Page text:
Technology fatigue is something almost everyone is familiar with at this point.  Many of the Philharmonic Association’s young musicians and staff began the 2020-21 season exhausted with virtual rehearsals and ready to make creative adjustments in order to continue playing together.  The Triangle Youth Philharmonic Woodwind Quintet, for instance, decided to organize in-person and socially distanced rehearsals for the semester and to come up with one-of-a-kind performance ideas that would allow the group to stay safe while sharing their music with an audience.

This year our long-standing woodwind quintet consists of members Ryan Gibson (bassoon), Brennan Robbins (flute), Claire Siegel (clarinet), Megan Vezetti (oboe), and Sydney Closson (horn).  The quintet’s coach of twelve years, Mary Boone, has been particularly creative when it comes to finding performance opportunities for the ensemble.  In October, for example, she arranged a Halloween porch concert for her neighborhood Historic Oakwood. From the porch of Ann Robertson and Hans Linnartz at 516 East Jones Street, the Woodwind Quintet performed a wonderful selection of classical music including works by Gershwinn, Hayden, and Bizet with some pops thrown in such as Henry Mancini’s “Pink Panther.”  The audience was able to enjoy the performance while social distancing and soaking in a beautiful autumn day.  Describing the performance, quintet member Sydney Closson says,

“I really liked playing on the porch because so many people were able to hear us while staying safe. I like performing and sharing my playing with other people and I am so glad I got the chance to do that.”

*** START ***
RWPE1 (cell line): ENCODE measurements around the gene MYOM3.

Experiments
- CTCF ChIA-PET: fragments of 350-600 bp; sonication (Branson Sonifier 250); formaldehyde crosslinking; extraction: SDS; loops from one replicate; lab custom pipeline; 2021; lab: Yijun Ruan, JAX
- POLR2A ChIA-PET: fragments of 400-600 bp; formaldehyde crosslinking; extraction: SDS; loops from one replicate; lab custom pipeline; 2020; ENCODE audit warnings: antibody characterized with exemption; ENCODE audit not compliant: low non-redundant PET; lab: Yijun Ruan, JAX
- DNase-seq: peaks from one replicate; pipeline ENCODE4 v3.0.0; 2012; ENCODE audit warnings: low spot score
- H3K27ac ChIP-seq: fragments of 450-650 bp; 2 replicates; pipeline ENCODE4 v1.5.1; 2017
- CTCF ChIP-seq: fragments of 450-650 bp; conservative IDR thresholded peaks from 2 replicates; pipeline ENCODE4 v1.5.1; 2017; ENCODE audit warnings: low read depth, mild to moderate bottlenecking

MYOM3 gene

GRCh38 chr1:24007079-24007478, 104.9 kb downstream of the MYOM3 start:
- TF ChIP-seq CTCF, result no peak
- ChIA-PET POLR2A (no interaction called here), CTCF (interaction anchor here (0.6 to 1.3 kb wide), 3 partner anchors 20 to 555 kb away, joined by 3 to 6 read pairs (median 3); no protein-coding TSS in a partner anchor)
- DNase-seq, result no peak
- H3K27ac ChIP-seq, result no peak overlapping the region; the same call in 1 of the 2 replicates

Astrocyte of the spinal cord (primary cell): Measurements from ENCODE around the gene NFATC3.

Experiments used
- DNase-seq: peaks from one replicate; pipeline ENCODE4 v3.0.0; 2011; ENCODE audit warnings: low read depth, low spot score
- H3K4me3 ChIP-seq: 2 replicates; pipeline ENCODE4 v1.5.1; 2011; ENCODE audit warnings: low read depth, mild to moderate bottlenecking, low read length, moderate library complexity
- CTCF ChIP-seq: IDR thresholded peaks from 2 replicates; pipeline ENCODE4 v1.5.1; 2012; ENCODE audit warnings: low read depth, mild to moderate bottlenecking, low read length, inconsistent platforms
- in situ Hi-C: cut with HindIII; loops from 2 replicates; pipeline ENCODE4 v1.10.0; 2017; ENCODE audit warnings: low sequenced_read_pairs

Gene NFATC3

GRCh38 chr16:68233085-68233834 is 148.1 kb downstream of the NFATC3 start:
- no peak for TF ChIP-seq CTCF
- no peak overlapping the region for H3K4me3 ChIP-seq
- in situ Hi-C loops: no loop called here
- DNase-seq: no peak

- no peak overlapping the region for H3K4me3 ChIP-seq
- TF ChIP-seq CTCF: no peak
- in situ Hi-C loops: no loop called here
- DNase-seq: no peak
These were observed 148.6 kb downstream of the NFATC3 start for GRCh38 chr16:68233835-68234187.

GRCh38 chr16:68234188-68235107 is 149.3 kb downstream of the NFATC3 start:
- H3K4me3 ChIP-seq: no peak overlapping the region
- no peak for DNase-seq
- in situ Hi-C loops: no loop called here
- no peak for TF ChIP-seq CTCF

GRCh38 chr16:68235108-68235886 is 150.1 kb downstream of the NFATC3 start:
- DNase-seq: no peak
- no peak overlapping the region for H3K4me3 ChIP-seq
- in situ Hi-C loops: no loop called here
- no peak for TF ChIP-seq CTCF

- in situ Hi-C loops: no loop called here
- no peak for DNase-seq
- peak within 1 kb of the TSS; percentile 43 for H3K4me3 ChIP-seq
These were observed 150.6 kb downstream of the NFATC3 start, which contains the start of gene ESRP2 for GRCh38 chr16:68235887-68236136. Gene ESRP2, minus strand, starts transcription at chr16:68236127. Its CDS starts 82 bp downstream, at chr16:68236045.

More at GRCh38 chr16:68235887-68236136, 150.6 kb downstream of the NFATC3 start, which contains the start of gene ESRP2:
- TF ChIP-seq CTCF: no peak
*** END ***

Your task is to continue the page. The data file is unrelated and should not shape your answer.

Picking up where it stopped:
The TYP Woodwind Quintet is incredibly grateful that they have been able to meet and perform in-person this semester. Quintet member Brennan Robbins says,

“It was hard to find an in person ensemble experience that I was actually comfortable with, but 5 people spaced well apart allowed me to continue my favorite type of music making (ensemble playing) safely. This is the only ensemble I’ve been able to play in since the pandemic began, so it’s just a nice escape from the isolation of just everyday life, and practicing by yourself.”

Like Brennan, Claire Siegel expresses her excitement about the chance to meet as a chamber ensemble:

“While being able to work individually and virtually provides great opportunities and room to grow, being in the Wing Quintet has meant so much as I have been able to make chamber music for the first time even under such odd circumstances!”

Although porches may have taken the place of concert halls for the time being, our woodwind quintet and many of our other ensembles cherish the opportunities they have to connect with each other in-person.

TYP Wind Quintet performs on porch